Radio show for health care workers hits a year on air with plans for more
Shift Change, of the UF Shands Arts in Medicine program, is an hourlong broadcast dedicated to uplifting Gainesville health care workers and the Shands Hospital community.
She wakes up to a pitch-black sky, hours before arriving at the cancer center. The sun still hasn’t risen by the time she’s dressed in scrubs, driving to work and reaching for the radio dial.
For Dannielle Obermeier, clinical leader and registered nurse at University of Florida Health Shands Hospital, the workday begins with the 6 a.m. sound of Shift Change Radio Hour.
She’s one of tens to hundreds of medical workers tuning in weekly. This support led the radio show, made for health care professionals like her, to celebrate a year on air in October.
Shift Change, of the UF Shands Arts in Medicine program, is an hourlong broadcast dedicated to uplifting Gainesville health care workers and the Shands Hospital community through music.
Prerecorded and hosted by various Shands artists in residence, the show airs on Gainesville's WMBT-FM on Wednesday mornings and evenings from 6 to 7.
It plays during the hours of hospital shift change, host Andrew Hix explained.
Hix, integrative therapies practitioner and Shands writer in residence, coproduces Shift Change with Michael Claytor, Shands musician in residence. Throughout the hour, the two spotlight workers’ song requests, shoutouts, patient testimonials, musical performances and guest DJs.
“It’s a platform for storytelling of all kinds related to arts and health,” Claytor said.
After the broadcast, each episode is archived online, making it available for anyone to listen.
The show drives itself, Hix said, thanks to the artistic contributions and involvement of its intended audience, patients and staff.
Its main fuel is “powerful moments of word-of-mouth sharing.”
Hix and Claytor emphasize community engagement by collecting requests directly from Shands nurses stations and working with on-air guests from the hospital to write and perform music.
Boosting their voices encourages others to participate, a ripple effect that builds more community, connection and art, Hix said.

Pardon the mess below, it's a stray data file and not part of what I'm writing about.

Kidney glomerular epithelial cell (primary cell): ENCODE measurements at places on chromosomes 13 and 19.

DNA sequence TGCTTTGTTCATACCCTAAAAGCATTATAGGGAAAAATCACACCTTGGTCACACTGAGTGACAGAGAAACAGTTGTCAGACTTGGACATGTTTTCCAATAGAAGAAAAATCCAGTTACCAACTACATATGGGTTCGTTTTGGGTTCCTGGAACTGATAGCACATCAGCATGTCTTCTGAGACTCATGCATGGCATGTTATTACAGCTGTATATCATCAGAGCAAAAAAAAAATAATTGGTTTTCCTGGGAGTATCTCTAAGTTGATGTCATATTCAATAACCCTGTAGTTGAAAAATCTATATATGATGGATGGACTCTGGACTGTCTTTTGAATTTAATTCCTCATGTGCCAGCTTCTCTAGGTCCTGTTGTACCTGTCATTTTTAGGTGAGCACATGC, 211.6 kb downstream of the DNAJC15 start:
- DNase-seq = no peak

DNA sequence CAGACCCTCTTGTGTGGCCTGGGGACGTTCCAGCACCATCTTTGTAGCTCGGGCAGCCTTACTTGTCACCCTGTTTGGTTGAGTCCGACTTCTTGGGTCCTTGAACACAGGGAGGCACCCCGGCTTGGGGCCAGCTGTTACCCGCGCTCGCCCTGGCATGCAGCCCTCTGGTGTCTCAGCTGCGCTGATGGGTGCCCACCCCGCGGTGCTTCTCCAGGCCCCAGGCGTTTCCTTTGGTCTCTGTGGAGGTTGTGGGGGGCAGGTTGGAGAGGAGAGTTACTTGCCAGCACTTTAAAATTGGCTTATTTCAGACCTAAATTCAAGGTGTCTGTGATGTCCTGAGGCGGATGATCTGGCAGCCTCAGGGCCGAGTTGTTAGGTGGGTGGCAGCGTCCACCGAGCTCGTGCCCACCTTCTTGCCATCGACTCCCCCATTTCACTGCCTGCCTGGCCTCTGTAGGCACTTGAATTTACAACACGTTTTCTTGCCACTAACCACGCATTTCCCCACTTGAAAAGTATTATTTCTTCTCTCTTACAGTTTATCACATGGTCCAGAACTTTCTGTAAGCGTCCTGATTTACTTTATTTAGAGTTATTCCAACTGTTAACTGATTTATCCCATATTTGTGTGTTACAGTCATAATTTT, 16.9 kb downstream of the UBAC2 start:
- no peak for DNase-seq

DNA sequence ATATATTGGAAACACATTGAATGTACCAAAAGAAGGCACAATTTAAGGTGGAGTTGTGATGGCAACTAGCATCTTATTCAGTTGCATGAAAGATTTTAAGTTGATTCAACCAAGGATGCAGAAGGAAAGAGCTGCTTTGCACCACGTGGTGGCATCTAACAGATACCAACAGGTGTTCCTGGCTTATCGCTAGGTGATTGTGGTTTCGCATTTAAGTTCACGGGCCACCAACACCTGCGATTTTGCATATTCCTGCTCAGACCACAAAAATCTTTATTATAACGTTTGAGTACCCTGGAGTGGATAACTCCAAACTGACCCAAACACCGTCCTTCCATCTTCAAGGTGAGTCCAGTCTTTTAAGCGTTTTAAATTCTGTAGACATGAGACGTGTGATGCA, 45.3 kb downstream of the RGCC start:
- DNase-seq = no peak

“What we once thought of as something that might go away after a few weeks became something that’s like an engine for art making in the hospital.”
Claytor said he began the project last fall to create “a lasting way of giving back to health care workers” across Gainesville during the COVID-19 pandemic.
A year later—and with no plans of stopping—the show is an important reminder of the gratitude that’s still needed.
According to New York Times data, Florida saw its highest average COVID death rate in Sept. 2021 and peaked in average cases and daily hospital admissions the following January.
As the nation pushed toward a new normal in the 55 episodes since Shift Change’s premiere, public concern for COVID diluted.
Praises for medical personnel dissipated the longer the pandemic went on, Obermeier said.
But the daily labor of health care workers remains constant. And so does the radio show’s display of appreciation.
“This is a great outlet to remember we are loved—and we are shouting it from the rooftops through the radio waves,” Obermeier said.
Shift Change gives listeners the unique chance to hear themselves on air, whether by curating personally meaningful songs for the “Music as Medicine” segment or by performing original music and poetry.
“People want to tell their stories,” Claytor said.
Obermeier said hearing those stories has brought her to tears. She’s since asked Hix for posters and stickers to help promote the show.
“The more voices we have on the show, the better it is,” Claytor added.
The radio hour lends a platform for the diversity and longevity of interpersonal connections within the hospital, demonstrated by guests like Betsy Fisher, the mother of a former Shands patient.
Fisher, 60, grew close to the Shands Arts in Medicine staff throughout the four years of her son Marshal’s lung cancer treatment. He passed away in 2018.
She said she first felt the significance of the Arts in Medicine program through the solace it provided her son.
Eight years later, the Shands community is still there for her as a bereaved parent.
Fisher worked with Hix over months on the phone to rewrite journal entries about her time with her son into poems, then two songs.
She performed the pieces on air in Dec. 2021 and July. She said the show helped her not only reignite a love of songwriting and guitar playing but also “process grief in different ways, creatively.”
“It really is the gift that keeps on giving.”
For Claytor and Hix, Shift Change persists as a testament to the community—Hix called it “part of the fabric of what it is to live in Gainesville.”
Listeners can expect the show to continue celebrating an annual anniversary, even if the pressures on health care workers suddenly cease.
“Zero COVID cases, it would still have a really powerful role, now that we know what it’s capable of.”
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